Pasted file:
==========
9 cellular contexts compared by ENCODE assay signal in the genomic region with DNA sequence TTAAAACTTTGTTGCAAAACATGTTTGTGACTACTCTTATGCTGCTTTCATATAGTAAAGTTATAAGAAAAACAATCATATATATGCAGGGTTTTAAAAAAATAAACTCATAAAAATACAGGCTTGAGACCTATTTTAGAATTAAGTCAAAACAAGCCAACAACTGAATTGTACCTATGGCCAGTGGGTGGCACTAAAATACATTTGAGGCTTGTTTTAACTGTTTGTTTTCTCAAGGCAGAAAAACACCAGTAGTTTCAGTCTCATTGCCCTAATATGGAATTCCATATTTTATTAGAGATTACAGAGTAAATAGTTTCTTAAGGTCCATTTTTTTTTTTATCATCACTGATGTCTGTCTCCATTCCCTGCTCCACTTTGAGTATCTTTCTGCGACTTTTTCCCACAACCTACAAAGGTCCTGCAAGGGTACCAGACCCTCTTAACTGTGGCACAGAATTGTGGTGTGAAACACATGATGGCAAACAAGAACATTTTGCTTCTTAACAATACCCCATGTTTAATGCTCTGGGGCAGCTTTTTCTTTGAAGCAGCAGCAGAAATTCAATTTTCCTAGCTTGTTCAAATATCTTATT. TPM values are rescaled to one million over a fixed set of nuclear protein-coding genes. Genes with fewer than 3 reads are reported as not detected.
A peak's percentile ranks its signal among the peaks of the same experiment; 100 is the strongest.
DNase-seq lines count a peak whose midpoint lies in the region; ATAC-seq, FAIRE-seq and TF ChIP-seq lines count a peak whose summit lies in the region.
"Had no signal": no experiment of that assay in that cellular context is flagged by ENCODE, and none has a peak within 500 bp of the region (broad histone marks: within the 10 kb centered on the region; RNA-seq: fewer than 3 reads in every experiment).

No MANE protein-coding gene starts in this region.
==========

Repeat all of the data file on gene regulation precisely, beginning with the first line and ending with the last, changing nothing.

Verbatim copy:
9 cellular contexts compared by ENCODE assay signal in the genomic region with DNA sequence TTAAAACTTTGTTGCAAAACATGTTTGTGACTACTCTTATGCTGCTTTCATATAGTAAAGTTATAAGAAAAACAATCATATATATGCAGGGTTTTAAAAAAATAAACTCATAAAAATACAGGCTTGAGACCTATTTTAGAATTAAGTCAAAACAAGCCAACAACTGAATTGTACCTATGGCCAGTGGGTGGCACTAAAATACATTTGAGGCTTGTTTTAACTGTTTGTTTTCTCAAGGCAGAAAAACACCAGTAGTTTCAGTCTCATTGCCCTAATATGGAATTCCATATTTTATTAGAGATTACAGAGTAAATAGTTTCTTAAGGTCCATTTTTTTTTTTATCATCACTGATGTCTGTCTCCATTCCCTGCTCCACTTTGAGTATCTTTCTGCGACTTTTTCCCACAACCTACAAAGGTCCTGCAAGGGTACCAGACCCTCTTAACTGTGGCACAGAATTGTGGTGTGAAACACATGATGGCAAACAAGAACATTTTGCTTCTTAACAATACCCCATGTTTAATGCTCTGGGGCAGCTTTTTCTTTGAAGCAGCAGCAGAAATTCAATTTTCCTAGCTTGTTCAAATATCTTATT. TPM values are rescaled to one million over a fixed set of nuclear protein-coding genes. Genes with fewer than 3 reads are reported as not detected.
A peak's percentile ranks its signal among the peaks of the same experiment; 100 is the strongest.
DNase-seq lines count a peak whose midpoint lies in the region; ATAC-seq, FAIRE-seq and TF ChIP-seq lines count a peak whose summit lies in the region.
"Had no signal": no experiment of that assay in that cellular context is flagged by ENCODE, and none has a peak within 500 bp of the region (broad histone marks: within the 10 kb centered on the region; RNA-seq: fewer than 3 reads in every experiment).

No MANE protein-coding gene starts in this region.